Join us for a free webinar on “Identifying Dyslexia & Improving Student Success” by dyslexia expert, Dr. Kathy Futterman. Dr. Futterman was a member of the California Department of Education’s Dyslexia Guidelines Workgroup.
This webinar on dyslexia will cover:
What is Dyslexia
Writing Sample Analysis
Support Learning through RTI
Accommodations / Assistive Technology
California Dyslexia Guidelines
This webinar will be especially relevant to educators, parents, and guardians. Click HERE for a copy of the slide deck.
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Download a PDF version of this You Asked question and answer HERE.
Q22: Why are younger students generally not found eligible for Specific Learning Disability when a “severe discrepancy” model is used for special education eligibility?
A: Under California law, the use of severe discrepancy may be considered but must not be required [5 CCR 3030(b)(10)(B), 34 CFR 300.307(a)(1)]. Many school districts are by default requiring a severe discrepancy by not looking to other allowable methods in determining a specific learning disability for special education eligibility purposes. [Please refer to You Asked #23 for additional information].
In California, a severe discrepancy is defined as a difference between intellectual ability (“IQ) and achievement of 1.5 standard deviations (or more)*. For our younger students with suspected dyslexia that would mean a “severe discrepancy” in areas such as basic reading (or spelling) on standardized achievement testing.
For younger students (Kindergarten through 2nd grade), it would be very difficult to have this large of a gap between IQ and standardized academic achievement test scores in reading or spelling. The International Dyslexia Association (IDA) explains: “although there are many tests that may be used early (in Kindergarten and beginning of first grade) to assess beginning skills in reading and spelling, the standards for average achievement are generous. A child in late Kindergarten or early first grade may only need to read a few letters and two or three common words to score well enough to reach a score of “average”. Compared to other young learners, students with dyslexia may not seem to be “behind.” ” [Source: The International Dyslexia Association, “Just the Facts: Testing and Evaluation“].
IDA states that “research demonstrates that additional direct instruction provided appropriately, beginning in Kindergarten through third grade, can help all but the most severely impaired students catch up to grade-level literacy skills and close the gap for most poor readers. Assessment is the first step in identifying these students early to make sure they receive the effective instruction they need to succeed.” [Source: The International Dyslexia Association, “Just the Facts: Dyslexia Assessment: What Is It and How Can It Help?]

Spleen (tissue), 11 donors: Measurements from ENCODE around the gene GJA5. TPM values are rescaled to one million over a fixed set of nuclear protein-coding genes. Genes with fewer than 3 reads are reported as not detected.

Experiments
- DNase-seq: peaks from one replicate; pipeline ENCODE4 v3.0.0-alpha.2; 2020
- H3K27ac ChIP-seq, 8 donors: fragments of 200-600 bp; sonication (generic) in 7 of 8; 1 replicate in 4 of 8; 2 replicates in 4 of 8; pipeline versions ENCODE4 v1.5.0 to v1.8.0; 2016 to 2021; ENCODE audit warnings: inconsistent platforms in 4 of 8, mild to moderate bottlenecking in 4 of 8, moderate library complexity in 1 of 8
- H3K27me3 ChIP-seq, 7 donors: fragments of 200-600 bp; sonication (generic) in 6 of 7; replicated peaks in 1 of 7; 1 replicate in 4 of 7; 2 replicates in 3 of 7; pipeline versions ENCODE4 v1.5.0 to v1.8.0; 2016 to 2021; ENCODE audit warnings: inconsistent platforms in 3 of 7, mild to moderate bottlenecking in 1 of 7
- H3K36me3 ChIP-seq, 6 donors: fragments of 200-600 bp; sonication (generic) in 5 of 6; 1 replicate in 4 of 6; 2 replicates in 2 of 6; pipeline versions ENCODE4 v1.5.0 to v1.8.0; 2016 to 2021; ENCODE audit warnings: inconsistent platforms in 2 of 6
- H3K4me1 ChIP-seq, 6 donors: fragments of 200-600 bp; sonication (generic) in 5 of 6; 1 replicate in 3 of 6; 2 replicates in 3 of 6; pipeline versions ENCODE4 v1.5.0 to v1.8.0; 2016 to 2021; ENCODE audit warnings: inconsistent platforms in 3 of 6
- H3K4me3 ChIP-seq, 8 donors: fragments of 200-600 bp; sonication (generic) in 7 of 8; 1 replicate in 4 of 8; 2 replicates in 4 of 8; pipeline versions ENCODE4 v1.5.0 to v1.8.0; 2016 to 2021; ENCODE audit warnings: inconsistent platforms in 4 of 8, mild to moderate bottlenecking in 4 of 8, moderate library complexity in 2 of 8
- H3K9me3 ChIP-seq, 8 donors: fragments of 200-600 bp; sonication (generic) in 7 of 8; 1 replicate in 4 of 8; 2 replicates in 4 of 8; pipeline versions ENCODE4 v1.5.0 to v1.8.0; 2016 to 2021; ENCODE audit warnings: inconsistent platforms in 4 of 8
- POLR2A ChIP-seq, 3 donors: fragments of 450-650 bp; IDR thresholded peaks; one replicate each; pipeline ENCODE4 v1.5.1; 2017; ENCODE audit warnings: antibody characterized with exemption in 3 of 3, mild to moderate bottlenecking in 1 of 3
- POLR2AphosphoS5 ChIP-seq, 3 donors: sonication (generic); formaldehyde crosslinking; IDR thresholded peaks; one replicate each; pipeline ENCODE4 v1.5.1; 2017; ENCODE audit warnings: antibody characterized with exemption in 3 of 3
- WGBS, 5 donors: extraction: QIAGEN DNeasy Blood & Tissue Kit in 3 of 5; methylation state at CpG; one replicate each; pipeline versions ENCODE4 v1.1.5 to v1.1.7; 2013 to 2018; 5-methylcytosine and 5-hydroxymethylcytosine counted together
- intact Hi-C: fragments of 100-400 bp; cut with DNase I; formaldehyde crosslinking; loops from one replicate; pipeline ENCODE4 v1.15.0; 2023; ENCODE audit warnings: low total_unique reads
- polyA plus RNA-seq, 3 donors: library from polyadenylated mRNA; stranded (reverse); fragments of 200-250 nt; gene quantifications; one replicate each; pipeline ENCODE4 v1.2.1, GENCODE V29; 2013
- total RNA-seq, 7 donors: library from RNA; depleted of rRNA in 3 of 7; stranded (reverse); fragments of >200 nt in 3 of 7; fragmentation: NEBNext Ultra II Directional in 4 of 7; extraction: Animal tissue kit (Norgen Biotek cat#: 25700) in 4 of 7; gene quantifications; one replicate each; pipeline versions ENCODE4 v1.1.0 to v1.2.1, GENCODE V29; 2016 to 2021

So, it is unlikely that a younger student will demonstrate a “severe discrepancy” on standardized achievement testing for the reasons given above but we also know that early identification and appropriate intensive intervention greatly increases the positive outcomes for our dyslexic students so what should be done with respect to our younger students?
Even before formal assessment, careful early screening of younger students beginning in Kindergarten can help identify students at risk for dyslexia. According to IDA, screening should occur in the following areas (before second grade), “it is more important to focus an evaluation on the precursors of reading development. Measures of language skills, phonological awareness, memory, and rapid naming are more suggestive of being at-risk for dyslexia among young children than are measures of word reading, decoding, and spelling. Therefore, measures of phonological awareness, memory, and rapid naming are typically included in Kindergarten and beginning first grade screening tests that can identify children who need targeted intervention to improve these critical skills so these children can meet grade-level benchmarks.” [Source: The International Dyslexia Association, “Just the Facts: Testing and Evaluation“].
For purposes of assessment, California regulations appear to acknowledge the difficulty in identifying a severe discrepancy especially in younger children and provide IEP teams with flexibility in applying these rules under 5 CCR 3030(b)(10)(B)(3) which provides for the following:
“If the standardized tests do not reveal a severe discrepancy as defined in subdivisions 1. or 2. above, the IEP team may find that a severe discrepancy does exist, provided that the team documents in a written report that the severe discrepancy between ability and achievement exists as a result of a disorder in one or more of the basic psychological processes. The report shall include a statement of the area, the degree, and the basis and method used in determining the discrepancy. The report shall contain information considered by the team which shall include, but not be limited to:
(i) Data obtained from standardized assessment instruments;
(ii) Information provided by the parent;
(iii) Information provided by the pupil’s present teacher;
(iv) Evidence of the pupil’s performance in the regular and/or special education classroom obtained from observations, work samples, and group test scores;
(v) Consideration of the pupil’s age, particularly for young children [emphasis added]; and
(vi) Any additional relevant information.”
* – Please be advised that in California, IQ testing of African-American students is prohibited [refer to Larry P. v. Riles, 495 F. Supp. 926 (N.D. Cal 1979), 793 F. 2d 969 (9th Cir. 1984), 37 F. 3d 485 (9th Cir. 1994). Also, see article from CA Association of School Psychologists (CASP Today Spring 2013 – Larry P. Edition, pgs. 7, 17)].
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